Many political figures itching for the elimination of the Jewish state are also fond of antisemitic pseudo-histories of the Jewish nation, e.g., Holocaust denial. If these leaders studied actual Jewish history, instead of tripe like The Protocols of the Elders of Zion, they would be rushing to the negotiating table—not out of sympathy for Jewish suffering or an appreciation of the historical Jewish claim to Palestine, but as a hard-headed political strategy. They would realize that their best hope to eliminate the State of Israel is to make peace with it.
Some of my Jewish readers are probably nodding their heads at this point. For everyone else, I will elaborate.
Thousands of years of oppression, at the hands of virtually every sort of political system, has taught our people some odd habits. When the enemy is breathing down our neck, we can usually put aside our internal differences and find some expedient path to survive together. But when our lives our easy and our host country rules us with a light hand, we eventually turn on one another. It is as if we are so busy looking for the next enemy that when none appears from outside our community, we project its image onto our neighbors.
This cultural tic, as it were, goes back to Biblical times. The second half of Exodus through the end of Deuteronomy portrays a string of revolts against Moses’ leadership, revolts which occurred even as overt miracles were performed for the nation every day. King Solomon ruled a united, peaceful, and prosperous Israel for forty years, and his successor did not rule for a week before his kingdom was divided. Flavius Josephus’s The Jewish War does not begin with a Roman invasion of Palestine; rather, it opens by describing a struggle among Jewish factions for the high priesthood, in which one faction tried to gain the upper hand by inviting the Romans in.
If you consider these sources unreliable, consider more recent history, within the memory of most adults.
Popular anticipation of Middle Eastern peace hit a high-water mark in 1993, when the Oslo Accords were signed, and gave way to the usual pessimism at some point before 2000, when the Second Intifada began. Obviously there were some Jews who considered the Oslo process a disaster and wanted the state to renounce it as soon as possible, but they were a minority, especially in the early years. So where, in that optimistic age, did most Jews refocus their anxiety? On one another. Sephardic Jews tried to shake themselves free from the Ashkenazi political power structure. Liberal Jews, with strong support from the Diaspora, fought against the Orthodox state-religious establishment. Secular Israeli intellectuals began speaking of a “post-Zionist Israel”. Conflicts between labor and capital moved closer to the political foreground.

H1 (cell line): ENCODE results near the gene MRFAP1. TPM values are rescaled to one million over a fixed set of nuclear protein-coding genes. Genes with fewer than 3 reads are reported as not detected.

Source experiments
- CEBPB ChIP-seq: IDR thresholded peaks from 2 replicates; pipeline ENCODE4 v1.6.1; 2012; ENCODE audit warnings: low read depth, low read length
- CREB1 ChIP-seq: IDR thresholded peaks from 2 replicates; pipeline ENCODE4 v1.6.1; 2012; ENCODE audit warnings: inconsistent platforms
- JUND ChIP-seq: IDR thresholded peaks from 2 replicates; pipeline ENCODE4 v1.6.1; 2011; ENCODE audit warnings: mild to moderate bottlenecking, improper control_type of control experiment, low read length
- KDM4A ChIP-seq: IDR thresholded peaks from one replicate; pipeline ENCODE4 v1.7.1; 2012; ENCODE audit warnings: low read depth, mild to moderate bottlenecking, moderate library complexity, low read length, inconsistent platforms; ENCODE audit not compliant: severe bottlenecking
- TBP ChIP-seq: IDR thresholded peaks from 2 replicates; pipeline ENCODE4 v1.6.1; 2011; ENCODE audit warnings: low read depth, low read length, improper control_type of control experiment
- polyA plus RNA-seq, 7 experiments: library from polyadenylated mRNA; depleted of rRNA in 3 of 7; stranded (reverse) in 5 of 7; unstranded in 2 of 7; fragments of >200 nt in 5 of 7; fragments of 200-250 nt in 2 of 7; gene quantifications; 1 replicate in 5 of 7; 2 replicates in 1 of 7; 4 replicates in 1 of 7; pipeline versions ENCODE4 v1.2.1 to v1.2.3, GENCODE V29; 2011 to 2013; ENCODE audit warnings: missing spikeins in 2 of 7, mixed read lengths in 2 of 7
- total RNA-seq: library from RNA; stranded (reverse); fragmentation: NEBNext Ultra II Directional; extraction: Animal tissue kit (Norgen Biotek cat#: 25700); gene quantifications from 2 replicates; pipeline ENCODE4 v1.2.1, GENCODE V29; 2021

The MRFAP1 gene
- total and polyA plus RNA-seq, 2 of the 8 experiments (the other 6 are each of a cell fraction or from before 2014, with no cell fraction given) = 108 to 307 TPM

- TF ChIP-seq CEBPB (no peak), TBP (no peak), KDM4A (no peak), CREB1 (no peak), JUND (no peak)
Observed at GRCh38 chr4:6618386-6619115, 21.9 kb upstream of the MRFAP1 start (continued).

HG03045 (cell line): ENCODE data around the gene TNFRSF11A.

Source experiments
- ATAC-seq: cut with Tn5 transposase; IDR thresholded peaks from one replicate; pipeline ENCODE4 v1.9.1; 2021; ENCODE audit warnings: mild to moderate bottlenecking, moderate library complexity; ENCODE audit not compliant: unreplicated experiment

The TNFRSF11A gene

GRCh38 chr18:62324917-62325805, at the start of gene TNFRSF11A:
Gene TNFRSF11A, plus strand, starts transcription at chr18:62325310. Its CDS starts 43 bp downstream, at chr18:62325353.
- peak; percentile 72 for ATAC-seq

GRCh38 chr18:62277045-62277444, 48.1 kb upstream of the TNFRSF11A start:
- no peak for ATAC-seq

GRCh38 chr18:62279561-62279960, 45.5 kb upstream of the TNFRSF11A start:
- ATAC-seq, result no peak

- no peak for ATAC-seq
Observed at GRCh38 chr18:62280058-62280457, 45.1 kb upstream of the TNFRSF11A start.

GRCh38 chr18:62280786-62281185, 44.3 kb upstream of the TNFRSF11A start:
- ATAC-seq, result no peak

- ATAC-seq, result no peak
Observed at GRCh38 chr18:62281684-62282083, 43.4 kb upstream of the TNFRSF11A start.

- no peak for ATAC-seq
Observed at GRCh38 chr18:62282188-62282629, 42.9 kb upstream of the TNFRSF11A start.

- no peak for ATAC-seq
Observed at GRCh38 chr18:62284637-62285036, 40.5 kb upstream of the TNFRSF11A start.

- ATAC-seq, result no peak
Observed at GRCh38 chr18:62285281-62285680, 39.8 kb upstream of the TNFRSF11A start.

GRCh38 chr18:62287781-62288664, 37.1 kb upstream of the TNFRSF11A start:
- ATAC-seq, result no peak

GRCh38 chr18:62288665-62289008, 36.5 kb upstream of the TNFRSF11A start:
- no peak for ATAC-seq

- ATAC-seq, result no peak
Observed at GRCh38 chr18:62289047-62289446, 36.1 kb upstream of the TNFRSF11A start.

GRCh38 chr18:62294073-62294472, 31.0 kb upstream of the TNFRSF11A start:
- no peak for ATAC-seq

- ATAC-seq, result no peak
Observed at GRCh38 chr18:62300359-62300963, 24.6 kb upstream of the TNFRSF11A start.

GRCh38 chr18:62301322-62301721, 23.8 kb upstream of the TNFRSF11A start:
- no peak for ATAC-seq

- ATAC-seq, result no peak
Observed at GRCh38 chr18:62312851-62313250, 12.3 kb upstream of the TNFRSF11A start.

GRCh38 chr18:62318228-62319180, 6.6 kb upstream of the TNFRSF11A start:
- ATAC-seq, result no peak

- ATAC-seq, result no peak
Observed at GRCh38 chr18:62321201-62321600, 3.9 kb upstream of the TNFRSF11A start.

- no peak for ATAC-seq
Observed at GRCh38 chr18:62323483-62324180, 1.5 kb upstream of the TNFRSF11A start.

And now that Israelis of all persuasions expect missiles rather than peace to be just over the horizon, all these issues have gone to the back burner, and the range of political options has constricted. I remember when the Israeli political system was embroiled in controversy over “who is a Jew”, as representatives from the Reform and Conservative movements lobbied to have their converts given the same legal privileges as Orthodox converts. Now, the big controversy over Israeli conversion is within the Orthodox movement, as rabbis from the right wing of Orthodoxy invalidate conversions performed by rabbis whom they consider insufficiently Orthodox.
If the Arab and Muslim world eventually does forge peace with the State of Israel, and history repeats itself, what will happen? All those old fissures in the Jewish community—Israel vs. Diaspora, Ashkenazi vs. Sephardi, secular vs. religious, religious brand-X vs. religious brand-Y, rich vs. poor, nationalist vs. universalist—will have room to broaden and deepen. If the Israeli state (which is to say, whatever unstable coalition can get 61 votes in the Knesset) takes a side in any of these conflicts, the losing side will impugn the legitimacy of the state itself. Eventually, members of one not-quite-powerful-enough faction (it hardly matters which) will decide that they would rather ally with their Arab neighbors (or Iran, or some more distant power) than suffer defeat by their fellow Jews. And then new verses can be added to a very old dirge.
We as a nation have gotten very good at reacting to war, and in the lulls between wars, we are good at preparing for the next one. We would do well to prepare ourselves for peace, as well. We can prepare to make a different kind of history.